In this case, as in Hayden, the State presented evidence which allowed the jurors to make a credibility determination at trial. As in Hayden, viewing the evidence in the light most favorable to the prosecution, we find that the State clearly met its burden of proof with regard to specific intent. Mr. Gillum presented no evidence at trial that his grandchild had anything to do with applying white-out only over the words " SEX OFFENDER" on his driver's license and identification cards. In addition, the State presented testimony indicating that Mr. Gillum thought he was going to jail when he was originally issued a citation, indicating [2014-302 La.App. 5 Cir 9] that he was aware that he had broken the law. Therefore, applying the Jackson standard of review, we find that, under the facts and circumstances of this case, the State presented sufficient evidence to support Mr. Gillum's conviction.

ERRORS PATENT ANALYSIS

We have reviewed the record for errors patent pursuant to Louisiana Code of Criminal Procedure article 920 and address the following error.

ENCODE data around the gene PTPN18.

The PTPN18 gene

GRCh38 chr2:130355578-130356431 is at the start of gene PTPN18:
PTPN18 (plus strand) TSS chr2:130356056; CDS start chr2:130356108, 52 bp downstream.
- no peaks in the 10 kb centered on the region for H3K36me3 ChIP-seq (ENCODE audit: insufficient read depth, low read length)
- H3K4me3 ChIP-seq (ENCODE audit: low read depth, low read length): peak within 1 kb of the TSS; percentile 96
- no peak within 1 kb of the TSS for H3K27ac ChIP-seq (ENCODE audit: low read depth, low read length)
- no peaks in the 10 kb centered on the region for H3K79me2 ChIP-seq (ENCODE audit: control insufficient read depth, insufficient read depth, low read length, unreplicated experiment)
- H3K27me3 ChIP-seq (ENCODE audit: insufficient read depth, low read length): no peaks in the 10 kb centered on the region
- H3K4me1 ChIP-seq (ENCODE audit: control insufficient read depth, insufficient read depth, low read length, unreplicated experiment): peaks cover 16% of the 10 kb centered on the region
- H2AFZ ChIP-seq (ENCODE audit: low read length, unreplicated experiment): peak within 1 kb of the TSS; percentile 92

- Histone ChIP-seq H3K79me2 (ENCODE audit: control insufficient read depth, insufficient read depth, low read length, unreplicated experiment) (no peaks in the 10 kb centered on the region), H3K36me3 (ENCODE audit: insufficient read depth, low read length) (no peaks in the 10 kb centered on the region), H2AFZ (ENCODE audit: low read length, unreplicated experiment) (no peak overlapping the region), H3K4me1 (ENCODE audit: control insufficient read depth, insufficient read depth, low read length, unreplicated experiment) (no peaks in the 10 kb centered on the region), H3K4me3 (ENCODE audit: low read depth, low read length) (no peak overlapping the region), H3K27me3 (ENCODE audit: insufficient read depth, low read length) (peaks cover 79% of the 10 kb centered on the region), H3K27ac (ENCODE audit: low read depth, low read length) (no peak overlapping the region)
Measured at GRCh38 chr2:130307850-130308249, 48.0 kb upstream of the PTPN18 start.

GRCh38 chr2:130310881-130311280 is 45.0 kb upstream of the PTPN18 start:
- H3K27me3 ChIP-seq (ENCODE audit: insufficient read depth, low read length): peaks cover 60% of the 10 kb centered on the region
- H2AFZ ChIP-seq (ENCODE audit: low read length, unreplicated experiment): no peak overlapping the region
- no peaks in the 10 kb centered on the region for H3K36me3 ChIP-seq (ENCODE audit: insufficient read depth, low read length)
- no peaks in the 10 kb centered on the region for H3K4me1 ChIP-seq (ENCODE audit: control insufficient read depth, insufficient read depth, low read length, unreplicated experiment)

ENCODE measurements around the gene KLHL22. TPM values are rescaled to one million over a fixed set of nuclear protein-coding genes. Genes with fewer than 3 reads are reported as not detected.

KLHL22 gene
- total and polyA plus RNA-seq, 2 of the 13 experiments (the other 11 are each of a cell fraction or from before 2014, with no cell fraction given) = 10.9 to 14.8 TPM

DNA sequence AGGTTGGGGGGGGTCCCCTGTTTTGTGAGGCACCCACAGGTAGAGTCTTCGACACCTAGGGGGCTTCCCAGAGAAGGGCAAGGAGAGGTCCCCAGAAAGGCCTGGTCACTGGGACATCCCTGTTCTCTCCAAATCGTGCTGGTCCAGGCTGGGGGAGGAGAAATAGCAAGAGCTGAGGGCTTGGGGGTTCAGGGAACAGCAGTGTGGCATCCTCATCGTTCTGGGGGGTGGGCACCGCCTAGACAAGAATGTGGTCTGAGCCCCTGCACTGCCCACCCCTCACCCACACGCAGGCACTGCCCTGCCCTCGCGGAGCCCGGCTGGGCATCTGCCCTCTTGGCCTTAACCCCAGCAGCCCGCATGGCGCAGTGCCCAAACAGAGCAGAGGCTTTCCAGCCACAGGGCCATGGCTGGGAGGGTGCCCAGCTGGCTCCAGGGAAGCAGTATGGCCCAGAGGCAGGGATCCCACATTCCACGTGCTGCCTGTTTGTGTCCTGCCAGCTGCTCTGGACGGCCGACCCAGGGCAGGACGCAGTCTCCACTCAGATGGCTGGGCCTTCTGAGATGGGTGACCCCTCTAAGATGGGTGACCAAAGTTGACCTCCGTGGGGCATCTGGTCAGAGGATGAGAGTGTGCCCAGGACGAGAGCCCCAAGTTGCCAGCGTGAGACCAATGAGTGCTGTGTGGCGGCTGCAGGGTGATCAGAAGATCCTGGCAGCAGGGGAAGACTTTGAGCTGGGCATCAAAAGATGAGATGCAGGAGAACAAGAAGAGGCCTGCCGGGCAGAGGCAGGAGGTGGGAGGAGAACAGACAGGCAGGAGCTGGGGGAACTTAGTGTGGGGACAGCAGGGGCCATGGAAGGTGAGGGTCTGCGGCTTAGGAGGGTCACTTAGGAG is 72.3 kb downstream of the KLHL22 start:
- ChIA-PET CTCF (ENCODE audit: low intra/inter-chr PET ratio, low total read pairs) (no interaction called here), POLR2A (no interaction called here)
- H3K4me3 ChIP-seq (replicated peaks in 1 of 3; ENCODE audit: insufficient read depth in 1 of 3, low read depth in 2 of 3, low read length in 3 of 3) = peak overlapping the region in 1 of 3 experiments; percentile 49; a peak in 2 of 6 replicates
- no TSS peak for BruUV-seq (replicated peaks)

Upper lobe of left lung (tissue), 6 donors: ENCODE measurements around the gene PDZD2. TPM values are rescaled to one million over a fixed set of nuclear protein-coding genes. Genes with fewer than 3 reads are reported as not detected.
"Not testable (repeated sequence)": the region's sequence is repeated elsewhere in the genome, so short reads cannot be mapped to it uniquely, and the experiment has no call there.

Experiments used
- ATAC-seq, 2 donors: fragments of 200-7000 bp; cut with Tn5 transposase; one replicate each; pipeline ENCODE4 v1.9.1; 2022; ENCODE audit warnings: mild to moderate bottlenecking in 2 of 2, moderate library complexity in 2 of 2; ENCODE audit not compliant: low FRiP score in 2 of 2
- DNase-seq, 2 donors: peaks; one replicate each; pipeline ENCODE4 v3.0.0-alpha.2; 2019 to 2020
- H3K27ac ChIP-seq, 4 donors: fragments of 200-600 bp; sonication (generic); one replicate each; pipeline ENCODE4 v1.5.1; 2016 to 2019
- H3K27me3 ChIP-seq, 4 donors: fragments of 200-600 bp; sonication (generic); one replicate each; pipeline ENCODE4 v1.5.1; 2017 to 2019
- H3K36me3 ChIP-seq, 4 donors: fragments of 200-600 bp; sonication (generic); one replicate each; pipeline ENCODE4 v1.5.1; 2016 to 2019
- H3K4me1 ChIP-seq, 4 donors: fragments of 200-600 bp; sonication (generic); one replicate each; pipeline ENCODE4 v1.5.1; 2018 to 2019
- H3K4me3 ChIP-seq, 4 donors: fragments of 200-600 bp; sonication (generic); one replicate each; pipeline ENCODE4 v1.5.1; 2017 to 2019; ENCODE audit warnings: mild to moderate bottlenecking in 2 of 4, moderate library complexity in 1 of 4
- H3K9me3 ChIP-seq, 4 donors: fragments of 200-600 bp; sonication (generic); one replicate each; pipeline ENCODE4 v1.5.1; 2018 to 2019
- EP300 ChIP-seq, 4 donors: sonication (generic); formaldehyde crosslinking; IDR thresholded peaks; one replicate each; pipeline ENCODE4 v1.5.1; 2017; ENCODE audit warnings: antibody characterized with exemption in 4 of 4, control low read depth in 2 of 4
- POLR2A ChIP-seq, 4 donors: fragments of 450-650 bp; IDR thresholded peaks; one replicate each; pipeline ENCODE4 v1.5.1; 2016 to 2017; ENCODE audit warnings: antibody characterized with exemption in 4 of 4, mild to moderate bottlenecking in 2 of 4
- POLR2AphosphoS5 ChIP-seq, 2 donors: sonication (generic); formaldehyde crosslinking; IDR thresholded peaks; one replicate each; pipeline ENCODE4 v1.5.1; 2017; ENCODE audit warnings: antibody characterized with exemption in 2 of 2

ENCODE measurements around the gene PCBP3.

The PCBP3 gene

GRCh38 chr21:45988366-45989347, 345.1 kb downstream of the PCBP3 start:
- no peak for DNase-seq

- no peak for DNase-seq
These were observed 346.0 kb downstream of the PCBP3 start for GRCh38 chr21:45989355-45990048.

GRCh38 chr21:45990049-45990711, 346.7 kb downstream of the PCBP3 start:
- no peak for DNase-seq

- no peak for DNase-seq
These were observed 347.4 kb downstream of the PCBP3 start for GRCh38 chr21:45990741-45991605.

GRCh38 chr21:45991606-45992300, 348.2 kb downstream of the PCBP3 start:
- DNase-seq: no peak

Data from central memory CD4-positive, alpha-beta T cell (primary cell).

The trial court failed to impose a mandatory fine. La. R.S. 15:542.1.4 mandates that a person convicted of failure to register as a sex offender under La. R.S. 15:542.1.4(A)(1) be fined a sum of not more than one thousand dollars. The Louisiana Supreme Court has held that an appellate court has the authority to correct an illegally lenient sentence that fails to impose a mandatory fine. State v. Decrevel, 03-0259

Page 930

(La.5/16/03), 847 So.2d 1197. However, this Court is not required to take such action. See State v. McGee, 09-102, p. 12 (La.App. 5 Cir. 9/29/09), 24 So.3d 235, 242. Accordingly, we decline to amend Mr. Gillum's sentence in this matter.

CONCLUSION

For the foregoing reasons, we find that the State presented sufficient evidence to support Mr. Gillum's conviction. Furthermore, we decline to amend his sentence. Accordingly, we affirm his conviction and sentence.

AFFIRMED.